Amorphophallus bulbifer Old Warty stalks
Plant propagation

Propagation of Amorphophallus by leaf petiole cuttings

It is our hope to expand the available information with regards to amorphophallus propagation by leaf petiole cuttings based on our experiments between 2004 and 2006. Leaf petiole propagation is certainly not a new idea but one that we felt deserved a more systematic experiment to refine our knowledge of the subject.

Introduction, scope and details of the project

Propagation of amorphophallus is accomplished primarily via seed. Some selected cultivars which are used for crops, are propagated by tuber cutting (i.e. A. paeoniifolius), and others which offset freely can be propagated by natural offsets (ex. A. albus, A. konjac). Our experiments were designed to explore leaf petiole propagation as a faster and more economical method to build up selected clones of a wide array of species.

We began our first attempts at amorphophallus propagation in summer 2003, under the direction of our research supervisor, Petra Schmidt. Petra had used petiole cuttings when she worked at Mobot, before coming to Plant Delights Nursery. We attempted to track down the origin of the use of leaf cuttings for reproducing amorphophallus and found that the idea seems to have come independently via many sources. My first knowledge of this technique goes back to a 1997 discussion of leaf petiole cuttings on Aroid-l, between Dewey Fisk, Kathy Upton, and Steve Marak. Kathy Upton of the University of Missouri, St. Louis, MO, then wrote a follow-up article for the Spring 1998 IAS Newsletter, Spring 1998 describing her technique for leaf petiole propagation of Amorphophallus titanum. 

Tom Croat, however, remembers a paper from the 1970’s by a Professor in Frankfurt, Germany, describing the technique, but we have not had luck locating the article or its details. Tom also indicated that the paper was also presented at a conference at the Missouri Botanic Garden. 

Additionally, Petra Schmidt remembers a traveling companion of Dr. Jim Symon that mentioned to her in the 1980’s that he had seen Amorphophallus leaves rooting on the ground during their travels in the tropics and that she should try the technique.

Before starting on the formal experiments, we experimented with stem, leaf, and leaf petiole cuttings and found that the leaf petiole cuttings gave the best results, compared to petiole cuttings or leaf cuttings with little or no petiole.   Beginning in 2004, we tracked our results using only leaf petiole cuttings.  From 2004-2006, we stuck 11,349 amorphophallus cuttings, which are recorded below (Fig. 4). Overall, the results were quite successful, and we will continue to refine our techniques and test more species in the upcoming years.  We also hope that others will see fit to further expand on our findings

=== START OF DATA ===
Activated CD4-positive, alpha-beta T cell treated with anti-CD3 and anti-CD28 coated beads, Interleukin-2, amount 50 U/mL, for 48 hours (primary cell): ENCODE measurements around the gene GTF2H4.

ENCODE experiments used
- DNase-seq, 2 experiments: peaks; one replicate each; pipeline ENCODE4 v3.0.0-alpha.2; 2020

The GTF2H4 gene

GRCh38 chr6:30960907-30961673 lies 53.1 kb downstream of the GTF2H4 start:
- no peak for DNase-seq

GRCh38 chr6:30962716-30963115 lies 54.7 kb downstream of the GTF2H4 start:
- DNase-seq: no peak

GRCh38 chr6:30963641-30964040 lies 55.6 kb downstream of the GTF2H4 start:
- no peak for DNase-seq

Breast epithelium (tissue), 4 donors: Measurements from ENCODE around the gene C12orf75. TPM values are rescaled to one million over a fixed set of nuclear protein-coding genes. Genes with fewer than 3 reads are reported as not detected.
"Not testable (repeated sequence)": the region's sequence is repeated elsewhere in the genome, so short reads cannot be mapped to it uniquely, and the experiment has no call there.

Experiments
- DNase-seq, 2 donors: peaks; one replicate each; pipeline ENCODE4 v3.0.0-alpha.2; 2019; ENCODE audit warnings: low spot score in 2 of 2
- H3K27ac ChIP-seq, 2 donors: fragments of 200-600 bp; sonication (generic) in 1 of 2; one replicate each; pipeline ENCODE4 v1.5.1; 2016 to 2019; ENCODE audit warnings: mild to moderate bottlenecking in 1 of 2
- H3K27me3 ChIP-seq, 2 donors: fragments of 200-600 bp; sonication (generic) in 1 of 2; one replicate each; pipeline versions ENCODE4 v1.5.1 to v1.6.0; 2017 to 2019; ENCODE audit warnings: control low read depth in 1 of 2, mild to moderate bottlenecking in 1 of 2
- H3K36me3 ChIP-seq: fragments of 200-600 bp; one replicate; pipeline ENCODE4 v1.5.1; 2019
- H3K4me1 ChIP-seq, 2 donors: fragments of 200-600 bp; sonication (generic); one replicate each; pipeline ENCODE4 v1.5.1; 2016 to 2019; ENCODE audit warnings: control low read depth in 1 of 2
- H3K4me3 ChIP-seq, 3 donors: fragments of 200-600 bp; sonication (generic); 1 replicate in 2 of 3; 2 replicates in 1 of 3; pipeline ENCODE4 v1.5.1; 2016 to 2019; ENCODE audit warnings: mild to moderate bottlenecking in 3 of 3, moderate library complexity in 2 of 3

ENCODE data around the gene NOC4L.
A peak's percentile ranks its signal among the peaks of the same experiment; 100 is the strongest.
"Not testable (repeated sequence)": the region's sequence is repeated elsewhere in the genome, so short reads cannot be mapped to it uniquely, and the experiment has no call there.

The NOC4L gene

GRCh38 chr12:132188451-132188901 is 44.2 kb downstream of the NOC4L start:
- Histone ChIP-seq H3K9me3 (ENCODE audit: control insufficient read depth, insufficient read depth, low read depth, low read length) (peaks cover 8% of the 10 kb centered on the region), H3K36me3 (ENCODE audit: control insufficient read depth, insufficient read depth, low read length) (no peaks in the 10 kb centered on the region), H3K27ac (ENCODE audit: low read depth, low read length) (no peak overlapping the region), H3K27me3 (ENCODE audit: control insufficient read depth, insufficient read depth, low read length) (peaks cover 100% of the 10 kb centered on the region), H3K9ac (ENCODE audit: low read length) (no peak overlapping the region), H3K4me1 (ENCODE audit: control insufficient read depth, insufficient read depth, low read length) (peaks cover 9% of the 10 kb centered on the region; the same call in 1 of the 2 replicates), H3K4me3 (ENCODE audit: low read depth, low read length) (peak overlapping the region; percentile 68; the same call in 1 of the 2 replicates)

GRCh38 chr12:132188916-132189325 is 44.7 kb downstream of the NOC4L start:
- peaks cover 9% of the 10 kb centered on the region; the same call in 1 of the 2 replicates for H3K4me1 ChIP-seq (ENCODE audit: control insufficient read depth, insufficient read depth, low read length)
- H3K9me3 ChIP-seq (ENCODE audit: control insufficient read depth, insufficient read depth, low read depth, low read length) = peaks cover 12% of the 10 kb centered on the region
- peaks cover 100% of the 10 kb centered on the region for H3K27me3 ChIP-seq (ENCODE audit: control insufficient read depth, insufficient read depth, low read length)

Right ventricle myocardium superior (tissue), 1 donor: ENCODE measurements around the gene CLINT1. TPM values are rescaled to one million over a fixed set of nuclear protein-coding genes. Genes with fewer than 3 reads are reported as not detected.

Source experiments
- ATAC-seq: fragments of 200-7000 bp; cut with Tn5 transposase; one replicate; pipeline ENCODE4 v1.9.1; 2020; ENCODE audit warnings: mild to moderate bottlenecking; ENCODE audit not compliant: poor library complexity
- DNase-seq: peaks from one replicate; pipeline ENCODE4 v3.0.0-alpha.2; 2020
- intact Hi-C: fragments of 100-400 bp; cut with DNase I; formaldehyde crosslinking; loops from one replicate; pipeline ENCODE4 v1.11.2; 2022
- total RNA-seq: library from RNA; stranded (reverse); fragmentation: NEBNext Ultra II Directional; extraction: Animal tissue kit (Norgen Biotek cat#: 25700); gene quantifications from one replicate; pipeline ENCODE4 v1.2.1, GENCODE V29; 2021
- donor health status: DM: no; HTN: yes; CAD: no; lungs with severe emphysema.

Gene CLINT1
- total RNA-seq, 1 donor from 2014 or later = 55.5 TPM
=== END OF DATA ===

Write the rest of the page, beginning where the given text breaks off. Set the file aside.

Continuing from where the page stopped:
We experimented with cuttings of 57 different species. Amorphophallus leaf petiole cuttings were taken after the new growth had emerged and matured to the point that cuttings which were subsequently taken would not quickly degrade. We continued taking cuttings when suitable cutting stock was available until just prior to leaf senescence. Typical emergence dates for the deciduous species in our Zone 7b climate is late-May -July, while typical senescence dates were mid-September through mid-November. The exceptions were the late emerging species (A. elatus, A. haematospadix) and the evergreen species, such as A. coaetaneus.
We found that leaves usually needed about 4 weeks after emergence before they were sturdy enough to be used for cuttings. Cuttings were all taken between 8am – 9am in the morning, when the auxin levels in the plants were at their highest. Leaf blade cuttings were taken at the point where the petiole splits into three segments (Fig. 1). These are then divided into three cuttings (Fig. 2). We prefer to use leaf sections with a leaf petiole diameter of .5cm (.125″) or greater. Cuttings averaged between 8-13cm (~3-5″) in length. On some species, i.e. A. paeonifolius and A. konjac, where the leaf blade and leaf petiole are long, the initial cutting can be made into additional smaller cuttings (Fig. 3). We also removed the leaf tips when they were so long that they caused the cuttings to uproot from the cell packs, but we did find that the more leaf tissue that remained, the faster the rooting. 
All cuttings were quick dipped in Hormodin® rooting powder, a talc-based IBA product. We primarily used Hormodin® #3 (8000 ppm IBA), and in some cases Hormodin® #1 (IBA 1000 ppm). Cuttings were then stuck in #1204 cell pack trays (10″ x 20″ flats with 12 packs of 4 cells each). Each cell was 6cm deep (2.25″) x 6cm wide (2.25″) x 3.5cm wide (1.5″). The cells were filled with a soilless medium of either Metro Mix® 360 or BIO-COMP BC2+. We had experimented with different soilless media in the years prior and found that these gave the best results under our growing regimen. The medium in the cell packs was moistened well prior to the cuttings being stuck. After the cuttings were stuck, the trays were kept in a high humidity propagation house that was open to ambient temperatures, but kept cool with a polyethylene top cover and a 60% shade cloth. After October 15, the propagation greenhouse was covered in 4 mil polyethylene and heated to a minimum night temperature of 55 degrees F (12.8 degrees C). The trays of cuttings were never placed under mist, since our preliminary work in 2003 had shown that this increased the instance of rot and did not positively affect rooting percentages (no data kept). The media was kept slightly moist and hand-watered as needed.

The tubers were harvested, counted, and measured in January, following the year in which the cuttings were taken.


The Table (Fig. 4) includes the following fields:
Species name